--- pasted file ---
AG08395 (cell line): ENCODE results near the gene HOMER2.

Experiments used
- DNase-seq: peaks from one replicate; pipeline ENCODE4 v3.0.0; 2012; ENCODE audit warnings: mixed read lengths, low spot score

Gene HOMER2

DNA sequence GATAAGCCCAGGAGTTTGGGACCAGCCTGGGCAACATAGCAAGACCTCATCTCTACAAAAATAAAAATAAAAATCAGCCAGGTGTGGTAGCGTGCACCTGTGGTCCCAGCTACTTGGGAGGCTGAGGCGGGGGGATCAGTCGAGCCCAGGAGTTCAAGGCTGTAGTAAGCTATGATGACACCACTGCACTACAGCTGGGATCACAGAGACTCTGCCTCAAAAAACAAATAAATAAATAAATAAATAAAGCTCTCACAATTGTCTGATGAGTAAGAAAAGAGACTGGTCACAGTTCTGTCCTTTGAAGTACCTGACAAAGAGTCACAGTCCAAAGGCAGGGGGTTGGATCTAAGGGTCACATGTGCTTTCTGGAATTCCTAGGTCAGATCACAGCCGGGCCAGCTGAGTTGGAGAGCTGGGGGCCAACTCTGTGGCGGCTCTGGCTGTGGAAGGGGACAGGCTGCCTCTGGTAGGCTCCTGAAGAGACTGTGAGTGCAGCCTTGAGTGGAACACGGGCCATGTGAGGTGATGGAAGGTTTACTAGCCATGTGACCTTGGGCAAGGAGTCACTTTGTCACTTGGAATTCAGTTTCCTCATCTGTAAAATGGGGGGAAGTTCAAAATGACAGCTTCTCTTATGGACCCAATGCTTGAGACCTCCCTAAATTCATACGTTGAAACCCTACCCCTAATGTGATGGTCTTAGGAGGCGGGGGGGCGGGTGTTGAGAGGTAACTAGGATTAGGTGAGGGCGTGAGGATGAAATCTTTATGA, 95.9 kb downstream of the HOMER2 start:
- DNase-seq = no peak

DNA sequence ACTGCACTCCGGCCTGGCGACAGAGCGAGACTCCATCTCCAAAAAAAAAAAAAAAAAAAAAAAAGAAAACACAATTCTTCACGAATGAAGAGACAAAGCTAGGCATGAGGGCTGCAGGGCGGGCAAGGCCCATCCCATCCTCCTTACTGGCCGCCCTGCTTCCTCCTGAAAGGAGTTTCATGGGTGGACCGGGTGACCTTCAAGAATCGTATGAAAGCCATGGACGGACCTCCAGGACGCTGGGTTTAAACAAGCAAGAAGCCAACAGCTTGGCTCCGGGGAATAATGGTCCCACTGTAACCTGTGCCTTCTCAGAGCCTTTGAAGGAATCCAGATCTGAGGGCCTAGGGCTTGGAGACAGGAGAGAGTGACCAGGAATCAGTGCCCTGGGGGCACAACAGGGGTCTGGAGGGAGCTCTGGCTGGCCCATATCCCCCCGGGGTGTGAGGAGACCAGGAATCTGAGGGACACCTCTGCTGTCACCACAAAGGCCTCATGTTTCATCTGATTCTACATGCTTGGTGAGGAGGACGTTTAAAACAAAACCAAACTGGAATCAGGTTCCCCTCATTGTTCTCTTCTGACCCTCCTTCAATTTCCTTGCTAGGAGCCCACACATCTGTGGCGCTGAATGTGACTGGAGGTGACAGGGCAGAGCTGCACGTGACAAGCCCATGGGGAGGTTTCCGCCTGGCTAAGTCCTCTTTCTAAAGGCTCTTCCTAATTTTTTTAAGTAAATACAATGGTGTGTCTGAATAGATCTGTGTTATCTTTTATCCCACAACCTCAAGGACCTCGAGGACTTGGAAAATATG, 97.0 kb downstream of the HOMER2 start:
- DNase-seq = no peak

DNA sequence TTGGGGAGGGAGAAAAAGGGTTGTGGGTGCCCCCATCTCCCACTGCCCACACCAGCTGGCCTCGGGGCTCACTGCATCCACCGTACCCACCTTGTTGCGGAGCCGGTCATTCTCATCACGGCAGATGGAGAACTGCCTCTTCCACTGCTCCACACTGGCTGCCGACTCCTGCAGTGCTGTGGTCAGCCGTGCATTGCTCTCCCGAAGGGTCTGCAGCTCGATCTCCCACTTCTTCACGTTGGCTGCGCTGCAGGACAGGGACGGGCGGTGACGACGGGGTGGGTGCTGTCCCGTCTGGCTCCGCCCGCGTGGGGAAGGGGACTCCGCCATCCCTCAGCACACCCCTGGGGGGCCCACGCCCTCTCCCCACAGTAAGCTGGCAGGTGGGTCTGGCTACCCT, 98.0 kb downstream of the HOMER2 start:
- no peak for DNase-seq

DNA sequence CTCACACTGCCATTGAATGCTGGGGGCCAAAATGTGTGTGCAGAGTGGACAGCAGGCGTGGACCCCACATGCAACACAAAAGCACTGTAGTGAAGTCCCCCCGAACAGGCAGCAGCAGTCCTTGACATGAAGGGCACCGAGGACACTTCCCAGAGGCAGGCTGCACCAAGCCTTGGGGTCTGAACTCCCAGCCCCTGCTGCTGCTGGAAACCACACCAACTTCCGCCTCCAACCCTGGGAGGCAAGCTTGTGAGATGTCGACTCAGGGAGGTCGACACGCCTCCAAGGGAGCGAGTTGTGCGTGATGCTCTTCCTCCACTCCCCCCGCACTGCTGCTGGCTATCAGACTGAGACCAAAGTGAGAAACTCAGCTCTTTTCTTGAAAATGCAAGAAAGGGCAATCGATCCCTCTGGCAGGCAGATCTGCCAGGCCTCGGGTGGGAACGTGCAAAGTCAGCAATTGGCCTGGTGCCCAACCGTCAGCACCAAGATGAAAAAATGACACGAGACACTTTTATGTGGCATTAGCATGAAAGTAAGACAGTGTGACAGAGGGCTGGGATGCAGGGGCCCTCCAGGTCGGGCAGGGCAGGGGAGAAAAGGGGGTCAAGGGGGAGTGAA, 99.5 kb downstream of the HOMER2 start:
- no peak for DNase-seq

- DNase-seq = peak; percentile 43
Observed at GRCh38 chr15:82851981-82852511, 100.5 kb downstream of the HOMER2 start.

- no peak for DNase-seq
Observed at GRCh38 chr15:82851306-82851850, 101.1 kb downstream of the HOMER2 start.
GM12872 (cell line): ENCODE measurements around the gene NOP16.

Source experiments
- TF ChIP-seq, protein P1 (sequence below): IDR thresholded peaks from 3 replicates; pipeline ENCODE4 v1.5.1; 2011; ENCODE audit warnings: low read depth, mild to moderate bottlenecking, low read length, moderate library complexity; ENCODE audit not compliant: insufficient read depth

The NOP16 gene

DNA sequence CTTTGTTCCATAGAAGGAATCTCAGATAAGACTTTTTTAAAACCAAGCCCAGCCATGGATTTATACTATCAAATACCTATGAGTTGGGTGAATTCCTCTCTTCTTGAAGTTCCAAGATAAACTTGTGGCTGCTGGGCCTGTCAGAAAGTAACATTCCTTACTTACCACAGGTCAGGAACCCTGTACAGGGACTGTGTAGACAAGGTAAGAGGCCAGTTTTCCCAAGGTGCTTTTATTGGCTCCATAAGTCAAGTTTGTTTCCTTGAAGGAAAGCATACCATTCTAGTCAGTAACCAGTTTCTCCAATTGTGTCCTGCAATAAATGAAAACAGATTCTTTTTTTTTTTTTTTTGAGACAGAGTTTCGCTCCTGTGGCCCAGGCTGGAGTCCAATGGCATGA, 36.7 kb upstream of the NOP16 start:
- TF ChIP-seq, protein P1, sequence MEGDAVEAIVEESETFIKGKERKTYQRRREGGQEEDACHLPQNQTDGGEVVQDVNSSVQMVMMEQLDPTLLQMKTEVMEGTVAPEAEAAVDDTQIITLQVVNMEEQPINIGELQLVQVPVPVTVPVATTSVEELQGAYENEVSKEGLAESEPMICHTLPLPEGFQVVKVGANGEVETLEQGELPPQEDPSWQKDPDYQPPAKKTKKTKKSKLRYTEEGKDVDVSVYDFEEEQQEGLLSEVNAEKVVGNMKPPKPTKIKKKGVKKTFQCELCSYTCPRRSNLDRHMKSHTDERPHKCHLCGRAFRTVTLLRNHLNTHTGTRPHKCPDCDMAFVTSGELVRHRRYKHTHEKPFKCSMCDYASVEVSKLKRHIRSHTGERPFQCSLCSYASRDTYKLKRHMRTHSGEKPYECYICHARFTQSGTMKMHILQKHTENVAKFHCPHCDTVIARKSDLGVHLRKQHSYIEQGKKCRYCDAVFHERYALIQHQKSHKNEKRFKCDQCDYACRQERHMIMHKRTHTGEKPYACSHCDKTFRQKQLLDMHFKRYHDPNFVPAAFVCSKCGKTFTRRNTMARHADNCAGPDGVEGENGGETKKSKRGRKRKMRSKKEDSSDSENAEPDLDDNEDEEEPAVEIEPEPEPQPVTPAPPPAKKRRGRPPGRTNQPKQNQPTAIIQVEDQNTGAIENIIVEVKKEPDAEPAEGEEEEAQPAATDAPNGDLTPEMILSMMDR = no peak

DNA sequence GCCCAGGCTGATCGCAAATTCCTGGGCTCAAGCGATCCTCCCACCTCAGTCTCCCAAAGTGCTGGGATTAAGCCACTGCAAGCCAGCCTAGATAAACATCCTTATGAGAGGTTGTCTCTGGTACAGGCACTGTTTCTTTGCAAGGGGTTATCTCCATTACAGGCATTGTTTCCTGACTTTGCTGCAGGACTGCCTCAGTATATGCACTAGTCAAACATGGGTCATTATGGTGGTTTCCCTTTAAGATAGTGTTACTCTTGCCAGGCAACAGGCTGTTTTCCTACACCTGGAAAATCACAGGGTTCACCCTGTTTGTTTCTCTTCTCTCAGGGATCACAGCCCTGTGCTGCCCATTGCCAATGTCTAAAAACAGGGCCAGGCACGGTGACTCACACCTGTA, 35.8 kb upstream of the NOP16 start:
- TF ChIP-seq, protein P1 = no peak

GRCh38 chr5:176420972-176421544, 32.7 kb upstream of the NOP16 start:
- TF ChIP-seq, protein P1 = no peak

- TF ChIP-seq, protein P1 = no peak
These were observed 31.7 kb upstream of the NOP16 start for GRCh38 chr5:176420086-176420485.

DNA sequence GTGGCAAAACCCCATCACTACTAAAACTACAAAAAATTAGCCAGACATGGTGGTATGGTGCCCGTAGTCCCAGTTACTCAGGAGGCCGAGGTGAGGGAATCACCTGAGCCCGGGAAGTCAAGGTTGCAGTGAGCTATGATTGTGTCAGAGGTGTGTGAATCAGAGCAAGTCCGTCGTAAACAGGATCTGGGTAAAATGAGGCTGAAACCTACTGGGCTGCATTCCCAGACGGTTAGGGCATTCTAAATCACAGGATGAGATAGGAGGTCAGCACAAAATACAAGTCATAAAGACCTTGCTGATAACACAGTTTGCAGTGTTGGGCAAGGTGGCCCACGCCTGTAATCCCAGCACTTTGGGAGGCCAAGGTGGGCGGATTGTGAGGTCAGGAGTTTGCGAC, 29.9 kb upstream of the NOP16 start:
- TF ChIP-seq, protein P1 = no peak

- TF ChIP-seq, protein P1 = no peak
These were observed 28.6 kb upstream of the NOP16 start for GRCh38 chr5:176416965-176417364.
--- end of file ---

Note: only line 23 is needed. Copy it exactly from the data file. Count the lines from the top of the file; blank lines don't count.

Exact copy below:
DNA sequence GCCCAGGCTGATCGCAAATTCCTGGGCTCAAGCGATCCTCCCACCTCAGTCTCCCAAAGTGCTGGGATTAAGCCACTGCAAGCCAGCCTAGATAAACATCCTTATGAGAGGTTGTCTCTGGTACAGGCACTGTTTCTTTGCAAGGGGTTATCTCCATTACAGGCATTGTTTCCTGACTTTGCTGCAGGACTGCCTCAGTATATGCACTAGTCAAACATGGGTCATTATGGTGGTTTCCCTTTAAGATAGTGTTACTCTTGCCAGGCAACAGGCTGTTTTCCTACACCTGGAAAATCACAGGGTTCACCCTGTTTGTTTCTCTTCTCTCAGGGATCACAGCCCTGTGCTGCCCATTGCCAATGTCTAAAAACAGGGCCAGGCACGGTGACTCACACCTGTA, 35.8 kb upstream of the NOP16 start: